Welcome to my nightmare
As you can see from the somewhat oldish patch I've included, I've been down this road a bit. You've all hit exactly what I discovered during my testing of the "fix" - that merely balancing the credit across all receivers does not address the issue.
The fatal failure case occurs when the number of active receiver links is > the amount of credit granted.
One of the features of Messenger is that it provides an easy-to-use level of abstraction from the gritty details of AMQP 1.0. One of those details is link management - by design, the application using messenger doesn't have to worry about managing the links.
However, links require credit, and the application has control over that credit by indicating how many messages it can receive - this is the parameter to the Messenger::recv() method.
The "disconnect" is that the application currently has no mechanisms for controlling the number of receive links when it is operating as a listener (ie. subscribes to a "~" address). By allowing unlimited links, the fixed sized credit pool (given by recv() parameter) can be exhausted by the external clients connecting in.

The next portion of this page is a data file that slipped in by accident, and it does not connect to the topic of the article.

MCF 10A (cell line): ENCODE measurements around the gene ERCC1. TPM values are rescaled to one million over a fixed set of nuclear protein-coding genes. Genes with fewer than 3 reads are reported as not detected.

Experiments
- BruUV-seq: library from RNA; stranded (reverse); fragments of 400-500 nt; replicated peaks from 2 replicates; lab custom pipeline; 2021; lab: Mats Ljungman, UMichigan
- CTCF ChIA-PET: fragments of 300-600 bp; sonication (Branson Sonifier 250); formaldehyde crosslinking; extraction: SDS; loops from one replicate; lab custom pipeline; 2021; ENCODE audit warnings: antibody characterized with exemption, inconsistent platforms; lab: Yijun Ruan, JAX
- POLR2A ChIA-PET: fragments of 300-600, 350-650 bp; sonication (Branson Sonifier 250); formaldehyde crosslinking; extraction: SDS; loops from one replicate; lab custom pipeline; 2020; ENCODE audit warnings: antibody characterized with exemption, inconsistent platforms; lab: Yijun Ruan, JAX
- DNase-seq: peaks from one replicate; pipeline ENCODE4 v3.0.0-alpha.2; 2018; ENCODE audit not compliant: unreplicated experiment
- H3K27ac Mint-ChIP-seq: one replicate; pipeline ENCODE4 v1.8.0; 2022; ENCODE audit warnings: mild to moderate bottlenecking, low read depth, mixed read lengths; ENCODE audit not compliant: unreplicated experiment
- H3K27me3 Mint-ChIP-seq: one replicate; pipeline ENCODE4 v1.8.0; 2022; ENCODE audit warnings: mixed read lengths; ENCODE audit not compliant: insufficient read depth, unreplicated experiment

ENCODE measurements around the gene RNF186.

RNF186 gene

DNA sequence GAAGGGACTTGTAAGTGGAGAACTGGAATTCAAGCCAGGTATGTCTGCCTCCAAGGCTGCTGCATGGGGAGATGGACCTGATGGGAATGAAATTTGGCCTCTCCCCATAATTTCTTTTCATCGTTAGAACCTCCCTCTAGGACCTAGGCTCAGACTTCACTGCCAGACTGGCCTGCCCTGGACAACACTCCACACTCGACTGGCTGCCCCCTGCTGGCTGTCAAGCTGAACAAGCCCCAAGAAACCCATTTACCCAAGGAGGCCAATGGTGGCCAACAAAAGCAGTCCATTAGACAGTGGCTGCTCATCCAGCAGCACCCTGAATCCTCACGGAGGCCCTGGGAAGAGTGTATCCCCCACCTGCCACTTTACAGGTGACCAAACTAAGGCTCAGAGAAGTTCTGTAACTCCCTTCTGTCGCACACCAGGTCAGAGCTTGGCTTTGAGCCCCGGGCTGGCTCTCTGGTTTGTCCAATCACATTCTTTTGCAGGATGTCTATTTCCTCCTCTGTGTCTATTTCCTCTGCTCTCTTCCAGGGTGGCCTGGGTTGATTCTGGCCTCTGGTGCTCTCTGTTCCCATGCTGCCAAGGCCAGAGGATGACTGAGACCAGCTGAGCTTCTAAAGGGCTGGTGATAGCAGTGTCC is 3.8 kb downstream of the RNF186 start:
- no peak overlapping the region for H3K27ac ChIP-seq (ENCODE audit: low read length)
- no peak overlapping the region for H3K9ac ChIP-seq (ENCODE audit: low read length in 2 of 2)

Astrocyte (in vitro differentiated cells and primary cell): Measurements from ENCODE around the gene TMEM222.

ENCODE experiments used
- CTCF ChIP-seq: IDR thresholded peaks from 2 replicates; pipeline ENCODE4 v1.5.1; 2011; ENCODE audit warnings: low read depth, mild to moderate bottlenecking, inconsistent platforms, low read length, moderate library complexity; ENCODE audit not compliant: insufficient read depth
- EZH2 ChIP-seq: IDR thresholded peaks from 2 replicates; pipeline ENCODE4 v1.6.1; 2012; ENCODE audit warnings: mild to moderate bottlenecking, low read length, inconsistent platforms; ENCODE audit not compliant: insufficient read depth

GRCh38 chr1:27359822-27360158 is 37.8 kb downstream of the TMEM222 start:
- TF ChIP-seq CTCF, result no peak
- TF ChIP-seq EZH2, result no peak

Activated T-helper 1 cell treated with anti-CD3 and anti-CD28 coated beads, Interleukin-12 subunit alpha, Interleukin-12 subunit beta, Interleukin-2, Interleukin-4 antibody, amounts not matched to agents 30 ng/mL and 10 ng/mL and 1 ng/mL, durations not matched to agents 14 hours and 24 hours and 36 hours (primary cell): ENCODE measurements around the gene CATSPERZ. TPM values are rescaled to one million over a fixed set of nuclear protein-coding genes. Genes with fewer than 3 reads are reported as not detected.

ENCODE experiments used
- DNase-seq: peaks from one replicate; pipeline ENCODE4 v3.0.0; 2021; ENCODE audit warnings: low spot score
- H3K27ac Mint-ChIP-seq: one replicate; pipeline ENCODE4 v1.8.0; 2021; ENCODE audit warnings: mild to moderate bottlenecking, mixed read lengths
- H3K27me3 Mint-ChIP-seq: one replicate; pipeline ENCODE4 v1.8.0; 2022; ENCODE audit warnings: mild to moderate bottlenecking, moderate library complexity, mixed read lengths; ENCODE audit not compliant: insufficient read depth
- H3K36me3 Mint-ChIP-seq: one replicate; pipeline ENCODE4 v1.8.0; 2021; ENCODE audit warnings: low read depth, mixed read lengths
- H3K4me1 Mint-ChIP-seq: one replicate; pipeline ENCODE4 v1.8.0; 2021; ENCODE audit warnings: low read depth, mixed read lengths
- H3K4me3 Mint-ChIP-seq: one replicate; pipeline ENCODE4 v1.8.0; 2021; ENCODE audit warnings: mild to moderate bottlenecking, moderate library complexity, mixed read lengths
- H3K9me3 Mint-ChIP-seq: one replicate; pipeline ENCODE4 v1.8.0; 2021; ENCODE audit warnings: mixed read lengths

These are the alternatives I can think of - a couple of which require API changes - I'd certainly like to hear of any better approaches, 'cause I don't like any of mine:
1) Have messenger limit the number of active receive links to <= the current amount of available credit.
A problem with this approach is that the amount of credit is variable - it will drop as it is consumed. Once a link is permitted, there's no guarantee that the application will ever replenish credit to the point where all currently active links are satisfied.
2) Change the recv() api to allow an "unlimited" flag, rather than an actual credit count.
To implement this, each link would be guaranteed a bit of credit. The problem, as Bozo points out - opens a door to DoS.
3) Keep the fixed pool of credit, fairly distributed amount all receive links. When the amount is credit is insufficient to cover all links, periodically revoke unused credit from those links that have it, and redistribute it to those that do not (The Robin Hood Approach).
The difficulty here involves our heuristic for revoking the credit - I'm not sure if we can do this with 100% accuracy.